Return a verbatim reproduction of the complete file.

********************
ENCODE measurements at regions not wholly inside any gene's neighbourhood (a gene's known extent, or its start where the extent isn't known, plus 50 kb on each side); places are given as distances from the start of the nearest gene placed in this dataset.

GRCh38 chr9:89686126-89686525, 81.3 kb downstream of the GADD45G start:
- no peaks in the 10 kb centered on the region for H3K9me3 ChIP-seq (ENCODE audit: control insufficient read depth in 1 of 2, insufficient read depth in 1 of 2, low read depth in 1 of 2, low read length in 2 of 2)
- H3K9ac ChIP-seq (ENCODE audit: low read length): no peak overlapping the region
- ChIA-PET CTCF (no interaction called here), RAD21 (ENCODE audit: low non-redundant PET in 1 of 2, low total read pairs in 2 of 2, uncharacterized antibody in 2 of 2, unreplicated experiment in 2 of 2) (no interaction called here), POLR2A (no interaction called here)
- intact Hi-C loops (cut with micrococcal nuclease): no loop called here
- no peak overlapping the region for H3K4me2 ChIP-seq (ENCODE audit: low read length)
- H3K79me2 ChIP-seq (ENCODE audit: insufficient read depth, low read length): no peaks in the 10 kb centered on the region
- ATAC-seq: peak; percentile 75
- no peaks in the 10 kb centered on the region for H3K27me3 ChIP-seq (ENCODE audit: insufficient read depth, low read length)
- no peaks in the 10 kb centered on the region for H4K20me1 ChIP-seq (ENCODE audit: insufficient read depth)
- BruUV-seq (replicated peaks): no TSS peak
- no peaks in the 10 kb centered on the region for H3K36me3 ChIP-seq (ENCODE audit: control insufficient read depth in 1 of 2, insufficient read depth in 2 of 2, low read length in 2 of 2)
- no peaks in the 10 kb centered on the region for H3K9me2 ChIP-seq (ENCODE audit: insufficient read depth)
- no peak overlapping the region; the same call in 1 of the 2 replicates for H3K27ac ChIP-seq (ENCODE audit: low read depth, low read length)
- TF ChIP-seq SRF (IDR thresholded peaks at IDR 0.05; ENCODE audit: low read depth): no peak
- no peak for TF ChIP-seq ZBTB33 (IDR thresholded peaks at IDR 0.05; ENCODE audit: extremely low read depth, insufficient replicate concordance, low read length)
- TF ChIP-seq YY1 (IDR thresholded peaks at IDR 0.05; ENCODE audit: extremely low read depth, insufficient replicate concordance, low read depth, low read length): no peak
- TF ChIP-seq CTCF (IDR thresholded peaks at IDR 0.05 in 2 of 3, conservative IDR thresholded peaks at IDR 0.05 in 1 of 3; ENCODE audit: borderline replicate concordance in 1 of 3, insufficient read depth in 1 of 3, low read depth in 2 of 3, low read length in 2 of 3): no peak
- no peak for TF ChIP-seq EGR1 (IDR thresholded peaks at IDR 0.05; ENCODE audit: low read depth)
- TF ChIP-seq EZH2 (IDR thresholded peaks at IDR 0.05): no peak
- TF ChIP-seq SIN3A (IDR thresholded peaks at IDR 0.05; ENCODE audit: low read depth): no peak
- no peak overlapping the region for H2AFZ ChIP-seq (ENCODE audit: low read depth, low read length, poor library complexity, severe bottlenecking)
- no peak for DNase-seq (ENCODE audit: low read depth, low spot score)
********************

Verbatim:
ENCODE measurements at regions not wholly inside any gene's neighbourhood (a gene's known extent, or its start where the extent isn't known, plus 50 kb on each side); places are given as distances from the start of the nearest gene placed in this dataset.

GRCh38 chr9:89686126-89686525, 81.3 kb downstream of the GADD45G start:
- no peaks in the 10 kb centered on the region for H3K9me3 ChIP-seq (ENCODE audit: control insufficient read depth in 1 of 2, insufficient read depth in 1 of 2, low read depth in 1 of 2, low read length in 2 of 2)
- H3K9ac ChIP-seq (ENCODE audit: low read length): no peak overlapping the region
- ChIA-PET CTCF (no interaction called here), RAD21 (ENCODE audit: low non-redundant PET in 1 of 2, low total read pairs in 2 of 2, uncharacterized antibody in 2 of 2, unreplicated experiment in 2 of 2) (no interaction called here), POLR2A (no interaction called here)
- intact Hi-C loops (cut with micrococcal nuclease): no loop called here
- no peak overlapping the region for H3K4me2 ChIP-seq (ENCODE audit: low read length)
- H3K79me2 ChIP-seq (ENCODE audit: insufficient read depth, low read length): no peaks in the 10 kb centered on the region
- ATAC-seq: peak; percentile 75
- no peaks in the 10 kb centered on the region for H3K27me3 ChIP-seq (ENCODE audit: insufficient read depth, low read length)
- no peaks in the 10 kb centered on the region for H4K20me1 ChIP-seq (ENCODE audit: insufficient read depth)
- BruUV-seq (replicated peaks): no TSS peak
- no peaks in the 10 kb centered on the region for H3K36me3 ChIP-seq (ENCODE audit: control insufficient read depth in 1 of 2, insufficient read depth in 2 of 2, low read length in 2 of 2)
- no peaks in the 10 kb centered on the region for H3K9me2 ChIP-seq (ENCODE audit: insufficient read depth)
- no peak overlapping the region; the same call in 1 of the 2 replicates for H3K27ac ChIP-seq (ENCODE audit: low read depth, low read length)
- TF ChIP-seq SRF (IDR thresholded peaks at IDR 0.05; ENCODE audit: low read depth): no peak
- no peak for TF ChIP-seq ZBTB33 (IDR thresholded peaks at IDR 0.05; ENCODE audit: extremely low read depth, insufficient replicate concordance, low read length)
- TF ChIP-seq YY1 (IDR thresholded peaks at IDR 0.05; ENCODE audit: extremely low read depth, insufficient replicate concordance, low read depth, low read length): no peak
- TF ChIP-seq CTCF (IDR thresholded peaks at IDR 0.05 in 2 of 3, conservative IDR thresholded peaks at IDR 0.05 in 1 of 3; ENCODE audit: borderline replicate concordance in 1 of 3, insufficient read depth in 1 of 3, low read depth in 2 of 3, low read length in 2 of 3): no peak
- no peak for TF ChIP-seq EGR1 (IDR thresholded peaks at IDR 0.05; ENCODE audit: low read depth)
- TF ChIP-seq EZH2 (IDR thresholded peaks at IDR 0.05): no peak
- TF ChIP-seq SIN3A (IDR thresholded peaks at IDR 0.05; ENCODE audit: low read depth): no peak
- no peak overlapping the region for H2AFZ ChIP-seq (ENCODE audit: low read depth, low read length, poor library complexity, severe bottlenecking)
- no peak for DNase-seq (ENCODE audit: low read depth, low spot score)